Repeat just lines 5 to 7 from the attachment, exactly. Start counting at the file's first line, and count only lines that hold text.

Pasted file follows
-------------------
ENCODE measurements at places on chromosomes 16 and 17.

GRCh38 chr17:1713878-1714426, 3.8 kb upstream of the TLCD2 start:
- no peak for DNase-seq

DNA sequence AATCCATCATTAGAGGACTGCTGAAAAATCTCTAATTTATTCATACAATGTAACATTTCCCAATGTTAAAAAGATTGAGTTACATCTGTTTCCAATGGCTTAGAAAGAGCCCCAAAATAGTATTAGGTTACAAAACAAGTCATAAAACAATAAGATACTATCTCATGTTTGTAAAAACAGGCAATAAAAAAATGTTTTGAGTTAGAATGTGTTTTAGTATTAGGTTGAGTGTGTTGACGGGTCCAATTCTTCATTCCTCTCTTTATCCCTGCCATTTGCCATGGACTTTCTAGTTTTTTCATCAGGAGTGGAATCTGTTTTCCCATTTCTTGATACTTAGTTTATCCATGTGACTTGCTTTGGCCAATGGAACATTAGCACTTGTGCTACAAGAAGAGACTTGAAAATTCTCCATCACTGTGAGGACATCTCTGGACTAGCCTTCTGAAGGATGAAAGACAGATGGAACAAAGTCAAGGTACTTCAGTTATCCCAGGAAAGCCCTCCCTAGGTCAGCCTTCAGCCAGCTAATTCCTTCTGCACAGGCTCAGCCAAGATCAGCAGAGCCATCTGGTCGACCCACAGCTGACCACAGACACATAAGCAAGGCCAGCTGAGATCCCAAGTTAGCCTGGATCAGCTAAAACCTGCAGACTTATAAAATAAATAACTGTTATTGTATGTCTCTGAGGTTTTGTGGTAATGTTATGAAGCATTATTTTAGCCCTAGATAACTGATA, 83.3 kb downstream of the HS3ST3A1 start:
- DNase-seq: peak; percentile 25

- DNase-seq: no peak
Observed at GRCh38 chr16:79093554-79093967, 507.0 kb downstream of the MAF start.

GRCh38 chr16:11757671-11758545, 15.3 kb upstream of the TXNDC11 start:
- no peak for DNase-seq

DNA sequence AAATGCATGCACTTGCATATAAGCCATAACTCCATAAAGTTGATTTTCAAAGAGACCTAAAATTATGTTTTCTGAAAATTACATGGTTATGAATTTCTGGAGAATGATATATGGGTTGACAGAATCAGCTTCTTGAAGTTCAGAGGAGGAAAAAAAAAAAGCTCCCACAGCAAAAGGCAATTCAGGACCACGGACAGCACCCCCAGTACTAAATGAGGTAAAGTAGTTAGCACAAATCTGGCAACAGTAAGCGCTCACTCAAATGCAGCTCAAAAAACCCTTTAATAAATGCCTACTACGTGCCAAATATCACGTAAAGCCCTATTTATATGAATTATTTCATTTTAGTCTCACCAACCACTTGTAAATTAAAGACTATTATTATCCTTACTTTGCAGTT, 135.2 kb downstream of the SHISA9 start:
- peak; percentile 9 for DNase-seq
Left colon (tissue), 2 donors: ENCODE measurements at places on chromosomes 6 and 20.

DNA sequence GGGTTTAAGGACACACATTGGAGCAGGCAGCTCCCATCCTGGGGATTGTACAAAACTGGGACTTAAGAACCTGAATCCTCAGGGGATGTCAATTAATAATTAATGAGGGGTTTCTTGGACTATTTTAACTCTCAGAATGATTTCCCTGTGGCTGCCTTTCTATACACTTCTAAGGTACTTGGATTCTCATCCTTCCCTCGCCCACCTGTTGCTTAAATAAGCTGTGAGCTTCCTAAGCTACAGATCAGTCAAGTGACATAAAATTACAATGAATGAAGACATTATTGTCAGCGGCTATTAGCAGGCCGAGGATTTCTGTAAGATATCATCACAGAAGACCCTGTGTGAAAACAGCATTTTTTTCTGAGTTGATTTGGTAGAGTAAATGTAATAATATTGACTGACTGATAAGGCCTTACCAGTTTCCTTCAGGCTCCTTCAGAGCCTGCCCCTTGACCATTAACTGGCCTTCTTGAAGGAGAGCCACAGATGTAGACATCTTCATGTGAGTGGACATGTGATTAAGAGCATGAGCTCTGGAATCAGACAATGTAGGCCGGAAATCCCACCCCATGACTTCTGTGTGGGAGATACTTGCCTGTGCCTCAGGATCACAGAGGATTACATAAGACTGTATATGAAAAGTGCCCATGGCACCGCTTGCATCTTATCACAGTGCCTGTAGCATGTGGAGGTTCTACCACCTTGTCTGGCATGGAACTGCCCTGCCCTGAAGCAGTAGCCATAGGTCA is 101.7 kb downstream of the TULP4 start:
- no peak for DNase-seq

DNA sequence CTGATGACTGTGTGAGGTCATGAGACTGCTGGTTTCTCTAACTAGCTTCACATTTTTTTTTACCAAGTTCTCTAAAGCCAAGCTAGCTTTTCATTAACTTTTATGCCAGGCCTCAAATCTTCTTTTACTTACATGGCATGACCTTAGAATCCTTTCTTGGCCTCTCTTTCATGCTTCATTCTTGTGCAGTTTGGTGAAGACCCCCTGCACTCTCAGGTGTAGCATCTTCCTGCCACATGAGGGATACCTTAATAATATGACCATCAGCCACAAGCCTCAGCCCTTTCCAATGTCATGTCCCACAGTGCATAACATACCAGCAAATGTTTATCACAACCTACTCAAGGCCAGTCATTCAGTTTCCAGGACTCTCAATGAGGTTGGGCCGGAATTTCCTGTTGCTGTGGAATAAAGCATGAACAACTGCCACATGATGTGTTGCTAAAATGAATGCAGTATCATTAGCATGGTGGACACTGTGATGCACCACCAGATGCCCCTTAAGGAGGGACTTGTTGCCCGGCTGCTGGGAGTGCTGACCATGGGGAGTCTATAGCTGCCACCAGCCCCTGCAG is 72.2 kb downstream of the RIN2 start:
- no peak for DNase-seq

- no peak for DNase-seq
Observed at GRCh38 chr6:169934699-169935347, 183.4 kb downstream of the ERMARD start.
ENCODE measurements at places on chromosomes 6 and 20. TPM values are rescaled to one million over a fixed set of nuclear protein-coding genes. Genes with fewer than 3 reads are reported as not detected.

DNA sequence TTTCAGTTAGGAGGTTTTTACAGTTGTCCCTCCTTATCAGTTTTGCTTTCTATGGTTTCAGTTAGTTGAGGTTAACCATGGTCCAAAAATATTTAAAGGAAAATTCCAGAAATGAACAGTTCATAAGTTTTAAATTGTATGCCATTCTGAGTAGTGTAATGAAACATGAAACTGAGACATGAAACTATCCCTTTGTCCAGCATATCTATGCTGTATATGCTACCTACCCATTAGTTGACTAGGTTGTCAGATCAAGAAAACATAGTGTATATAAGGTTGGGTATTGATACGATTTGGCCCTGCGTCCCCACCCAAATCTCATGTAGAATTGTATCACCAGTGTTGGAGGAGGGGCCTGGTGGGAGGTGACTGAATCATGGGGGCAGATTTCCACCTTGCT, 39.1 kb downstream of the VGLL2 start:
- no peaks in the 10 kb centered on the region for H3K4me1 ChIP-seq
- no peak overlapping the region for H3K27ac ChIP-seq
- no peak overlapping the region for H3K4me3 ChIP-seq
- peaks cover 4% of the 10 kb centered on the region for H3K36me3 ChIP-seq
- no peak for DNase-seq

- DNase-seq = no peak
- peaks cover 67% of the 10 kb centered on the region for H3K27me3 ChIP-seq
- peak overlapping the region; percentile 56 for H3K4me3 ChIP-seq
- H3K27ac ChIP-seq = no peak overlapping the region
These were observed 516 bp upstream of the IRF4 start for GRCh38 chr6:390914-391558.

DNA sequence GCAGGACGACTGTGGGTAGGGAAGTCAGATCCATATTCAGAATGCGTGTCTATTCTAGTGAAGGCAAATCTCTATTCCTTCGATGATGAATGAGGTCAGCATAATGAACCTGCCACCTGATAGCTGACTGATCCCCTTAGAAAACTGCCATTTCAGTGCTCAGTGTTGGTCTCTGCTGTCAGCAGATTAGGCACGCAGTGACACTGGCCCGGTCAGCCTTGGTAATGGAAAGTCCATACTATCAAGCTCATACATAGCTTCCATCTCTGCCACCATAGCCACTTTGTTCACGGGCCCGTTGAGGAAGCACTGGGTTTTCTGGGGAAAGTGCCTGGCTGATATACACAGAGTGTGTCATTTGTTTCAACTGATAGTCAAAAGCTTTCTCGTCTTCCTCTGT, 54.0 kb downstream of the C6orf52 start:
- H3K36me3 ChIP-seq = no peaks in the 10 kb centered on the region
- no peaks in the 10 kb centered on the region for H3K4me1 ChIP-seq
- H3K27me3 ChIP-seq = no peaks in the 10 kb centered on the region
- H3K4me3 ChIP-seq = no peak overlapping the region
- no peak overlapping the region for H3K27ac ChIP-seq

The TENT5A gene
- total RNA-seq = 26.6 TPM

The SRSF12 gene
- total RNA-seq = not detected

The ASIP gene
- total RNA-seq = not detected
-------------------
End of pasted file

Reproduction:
- DNase-seq: peak; percentile 25

- DNase-seq: no peak
Observed at GRCh38 chr16:79093554-79093967, 507.0 kb downstream of the MAF start.